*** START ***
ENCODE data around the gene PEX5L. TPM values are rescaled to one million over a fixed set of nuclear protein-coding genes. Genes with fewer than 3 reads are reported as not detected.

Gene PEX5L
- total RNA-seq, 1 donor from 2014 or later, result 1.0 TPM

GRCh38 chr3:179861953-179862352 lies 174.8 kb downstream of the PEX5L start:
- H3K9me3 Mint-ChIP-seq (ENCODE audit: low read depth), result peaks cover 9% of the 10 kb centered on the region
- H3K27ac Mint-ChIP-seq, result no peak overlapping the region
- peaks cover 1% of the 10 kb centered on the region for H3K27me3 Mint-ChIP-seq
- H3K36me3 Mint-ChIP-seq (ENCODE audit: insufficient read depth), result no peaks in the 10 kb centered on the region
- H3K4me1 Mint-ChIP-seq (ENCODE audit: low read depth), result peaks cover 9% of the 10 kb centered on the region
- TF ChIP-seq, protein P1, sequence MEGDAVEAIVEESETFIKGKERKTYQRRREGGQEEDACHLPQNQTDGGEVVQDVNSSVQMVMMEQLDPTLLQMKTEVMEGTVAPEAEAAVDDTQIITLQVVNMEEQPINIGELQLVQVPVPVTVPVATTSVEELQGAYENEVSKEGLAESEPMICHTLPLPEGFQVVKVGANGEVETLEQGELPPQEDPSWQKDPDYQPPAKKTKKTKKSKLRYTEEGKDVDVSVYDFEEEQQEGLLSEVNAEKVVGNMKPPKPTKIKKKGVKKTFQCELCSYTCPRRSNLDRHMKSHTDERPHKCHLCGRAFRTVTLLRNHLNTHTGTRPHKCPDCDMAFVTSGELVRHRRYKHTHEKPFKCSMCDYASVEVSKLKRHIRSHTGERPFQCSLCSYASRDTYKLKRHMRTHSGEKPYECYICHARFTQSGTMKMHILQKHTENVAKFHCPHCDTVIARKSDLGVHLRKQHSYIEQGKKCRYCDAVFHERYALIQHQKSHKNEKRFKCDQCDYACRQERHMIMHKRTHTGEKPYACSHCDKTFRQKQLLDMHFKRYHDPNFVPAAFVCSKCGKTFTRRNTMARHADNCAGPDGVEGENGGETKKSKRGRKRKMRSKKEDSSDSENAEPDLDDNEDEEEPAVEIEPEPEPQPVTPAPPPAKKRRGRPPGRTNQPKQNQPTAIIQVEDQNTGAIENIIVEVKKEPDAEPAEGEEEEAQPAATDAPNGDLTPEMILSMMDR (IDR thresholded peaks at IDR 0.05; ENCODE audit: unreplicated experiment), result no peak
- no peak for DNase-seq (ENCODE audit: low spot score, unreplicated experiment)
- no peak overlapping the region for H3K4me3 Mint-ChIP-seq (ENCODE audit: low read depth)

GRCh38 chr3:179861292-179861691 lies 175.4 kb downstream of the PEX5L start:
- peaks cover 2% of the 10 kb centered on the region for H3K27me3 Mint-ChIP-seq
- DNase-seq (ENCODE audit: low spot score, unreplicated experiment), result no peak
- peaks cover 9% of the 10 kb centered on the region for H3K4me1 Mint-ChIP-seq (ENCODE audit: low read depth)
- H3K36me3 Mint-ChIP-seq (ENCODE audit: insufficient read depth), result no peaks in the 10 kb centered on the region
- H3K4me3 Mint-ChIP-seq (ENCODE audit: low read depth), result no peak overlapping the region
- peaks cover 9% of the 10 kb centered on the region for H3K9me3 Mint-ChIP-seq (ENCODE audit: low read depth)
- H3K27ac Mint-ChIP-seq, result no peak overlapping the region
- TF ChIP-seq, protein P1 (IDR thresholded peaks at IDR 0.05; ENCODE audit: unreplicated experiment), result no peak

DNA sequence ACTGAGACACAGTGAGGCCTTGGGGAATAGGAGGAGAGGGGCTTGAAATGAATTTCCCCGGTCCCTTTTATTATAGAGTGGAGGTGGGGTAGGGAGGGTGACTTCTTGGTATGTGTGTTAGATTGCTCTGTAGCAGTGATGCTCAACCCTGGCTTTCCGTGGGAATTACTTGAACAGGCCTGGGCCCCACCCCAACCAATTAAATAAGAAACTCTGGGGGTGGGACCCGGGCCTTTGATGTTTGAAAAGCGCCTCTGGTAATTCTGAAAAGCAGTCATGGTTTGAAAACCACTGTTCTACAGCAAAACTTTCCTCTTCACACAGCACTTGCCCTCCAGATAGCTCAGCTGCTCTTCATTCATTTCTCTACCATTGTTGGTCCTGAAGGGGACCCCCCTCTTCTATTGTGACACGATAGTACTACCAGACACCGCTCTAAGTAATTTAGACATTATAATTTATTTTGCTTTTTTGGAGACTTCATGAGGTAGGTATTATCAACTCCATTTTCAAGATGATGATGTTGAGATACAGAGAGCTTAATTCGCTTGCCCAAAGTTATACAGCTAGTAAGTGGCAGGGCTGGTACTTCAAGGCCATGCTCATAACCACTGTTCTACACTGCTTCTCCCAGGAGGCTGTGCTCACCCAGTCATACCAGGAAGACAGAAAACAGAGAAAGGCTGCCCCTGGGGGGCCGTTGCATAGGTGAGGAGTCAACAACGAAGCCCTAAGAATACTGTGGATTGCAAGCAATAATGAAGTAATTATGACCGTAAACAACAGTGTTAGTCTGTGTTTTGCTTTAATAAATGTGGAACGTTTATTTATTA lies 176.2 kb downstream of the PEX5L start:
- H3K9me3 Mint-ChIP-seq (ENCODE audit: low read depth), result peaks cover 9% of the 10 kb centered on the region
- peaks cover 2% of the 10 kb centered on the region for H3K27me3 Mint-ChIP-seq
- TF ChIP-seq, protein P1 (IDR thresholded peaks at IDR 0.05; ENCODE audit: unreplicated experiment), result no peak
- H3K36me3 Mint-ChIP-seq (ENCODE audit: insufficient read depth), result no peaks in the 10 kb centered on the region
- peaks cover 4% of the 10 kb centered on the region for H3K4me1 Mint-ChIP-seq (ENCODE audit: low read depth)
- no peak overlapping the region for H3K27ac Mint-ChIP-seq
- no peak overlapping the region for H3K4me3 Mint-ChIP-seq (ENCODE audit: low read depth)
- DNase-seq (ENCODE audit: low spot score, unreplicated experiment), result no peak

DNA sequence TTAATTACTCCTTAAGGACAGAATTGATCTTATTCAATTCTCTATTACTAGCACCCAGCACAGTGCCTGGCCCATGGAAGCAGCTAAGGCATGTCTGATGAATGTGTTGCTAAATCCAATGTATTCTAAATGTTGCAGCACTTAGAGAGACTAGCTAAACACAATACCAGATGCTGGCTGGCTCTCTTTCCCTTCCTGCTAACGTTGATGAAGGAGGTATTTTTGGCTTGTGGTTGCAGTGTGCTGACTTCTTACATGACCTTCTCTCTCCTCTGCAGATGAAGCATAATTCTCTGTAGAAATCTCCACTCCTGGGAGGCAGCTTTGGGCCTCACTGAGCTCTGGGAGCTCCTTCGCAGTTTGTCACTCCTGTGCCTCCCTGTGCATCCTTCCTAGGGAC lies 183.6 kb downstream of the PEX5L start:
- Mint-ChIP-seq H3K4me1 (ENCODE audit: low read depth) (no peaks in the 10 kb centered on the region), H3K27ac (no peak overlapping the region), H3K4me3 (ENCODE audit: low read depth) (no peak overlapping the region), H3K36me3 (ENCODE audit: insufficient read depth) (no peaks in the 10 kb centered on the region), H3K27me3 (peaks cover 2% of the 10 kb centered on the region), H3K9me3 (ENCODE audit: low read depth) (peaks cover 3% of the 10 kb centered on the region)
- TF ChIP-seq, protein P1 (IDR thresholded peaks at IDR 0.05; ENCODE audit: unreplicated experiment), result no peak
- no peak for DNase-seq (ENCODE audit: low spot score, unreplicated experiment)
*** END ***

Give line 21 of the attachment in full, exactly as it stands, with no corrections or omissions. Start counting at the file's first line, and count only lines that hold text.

- TF ChIP-seq, protein P1 (IDR thresholded peaks at IDR 0.05; ENCODE audit: unreplicated experiment), result no peak